Artificial intelligence (AI) can generate an endless variety of riffs on existing textual or audio-visual material, spawning an endless number of copyright infringement lawsuits.
We’ve reached the point in generative AI’s development where every day brings fresh takes on original material, including musical compositions/performers to iconic photos/artwork, and everything in between. Without question, much of this AI-generated material is impressively rendered, but those holding the copyright on the original material appear decidedly less impressed.
AI is yet another example of technology racing far ahead of the legal system (and we’re not just talking about the U.S. lawyer who unwisely relied on ChatGPT to cite non-existent legal precedents). Indeed, the motivation of many AI ‘creators’ often appears to be (to paraphrase Meta (NASDAQ: META) boss Mark Zuckerberg) moving fast and stealing things.
To be sure, in an environment in which leading AI experts are warning about mitigating the risk of AI-spawned extinction, concerns over copyright infringement may seem relatively trivial.
Regardless, it is now easier than ever to generate multiple riffs on someone else’s creations simply by employing some creative prompting. But those playing fast and loose with copyrighted material may find it much harder to defend these actions in court.
Much of the visual AI-generative appeal seems centered on producing material that social media accounts can use to generate lots of eyeballs. But even this can provoke the wrath of copyright holders, particularly if the online accounts infringing on these copyrights have been monetized.
Large larceny models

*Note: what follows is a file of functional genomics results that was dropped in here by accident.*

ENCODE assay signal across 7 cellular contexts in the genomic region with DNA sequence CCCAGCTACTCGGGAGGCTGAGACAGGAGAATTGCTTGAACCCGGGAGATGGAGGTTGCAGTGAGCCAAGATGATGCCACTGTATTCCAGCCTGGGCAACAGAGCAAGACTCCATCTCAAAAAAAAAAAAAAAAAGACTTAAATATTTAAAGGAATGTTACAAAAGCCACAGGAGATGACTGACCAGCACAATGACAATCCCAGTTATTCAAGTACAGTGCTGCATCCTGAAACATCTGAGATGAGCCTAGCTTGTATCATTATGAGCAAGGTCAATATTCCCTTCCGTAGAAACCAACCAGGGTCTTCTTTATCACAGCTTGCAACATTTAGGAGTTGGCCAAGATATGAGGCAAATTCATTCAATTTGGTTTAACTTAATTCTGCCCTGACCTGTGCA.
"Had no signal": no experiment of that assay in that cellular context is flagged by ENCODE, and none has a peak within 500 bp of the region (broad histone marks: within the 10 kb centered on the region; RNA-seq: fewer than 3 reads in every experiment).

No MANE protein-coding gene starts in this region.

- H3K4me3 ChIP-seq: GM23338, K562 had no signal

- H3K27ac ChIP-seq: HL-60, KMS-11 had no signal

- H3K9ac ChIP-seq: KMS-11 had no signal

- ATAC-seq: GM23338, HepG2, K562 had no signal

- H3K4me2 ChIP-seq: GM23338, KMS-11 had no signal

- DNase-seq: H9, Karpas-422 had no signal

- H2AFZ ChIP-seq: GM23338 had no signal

It doesn’t matter if their end product is text, visual art, or music, generative AI tools are built by absorbing vast quantities of data drawn from existing human-created material. Some of this material could be in the public domain, i.e., old enough that its creators’ copyright protection has lapsed.
But in their rush to perfect their large language models (LLM), the individuals behind AI tools don’t always distinguish between free-to-use and copyright-protected source material. Getty Images (NASDAQ: GETY) recently sued Stability AI in U.S. federal court based on Getty’s claim that its vast photo library was infringed “on a staggering scale” to train Stability’s Stable Diffusion image generator to create ‘unique’ images of its own.
Getty would seem to have a case, given that many Stable Diffusion-generated images feature a mangled version of Getty’s watermark. Even more to the point are Getty’s claims that Stability is attempting to “build a competing business” using Getty’s intellectual property.
Stability competitors such as OpenAI claim that training their AI models on copyrighted material is sufficiently transformative in purpose to meet the copyright law standard for ‘fair use’ in derivative works. But the question of purpose – specifically, whether the alleged infringer is trying to profit off said infringement – is likely to be the deciding factor in the expected onslaught of AI-related civil suits.
Copyright famous a lot longer than 15 minutes
The U.S. Supreme Court recently ruled in favor of photographer Lynn Goldsmith, who’d accused the Andy Warhol Foundation for the Visual Arts (AWF) of violating her copyright in a 1981 photograph she’d taken of the musician Prince.
Andy Warhol created multiple silkscreens of Goldsmith’s photo, and publisher Condé Nast used this ‘Prince Series’ in a 1984 Prince profile in Vanity Fair magazine. The artwork was used under a license approved by Goldsmith, who was paid $400 as the photograph’s “source.” But Vanity Fair reprinted one of the silkscreens (‘Orange Prince’) in 2016 under a license issued by AWF, without offering additional compensation to Goldsmith.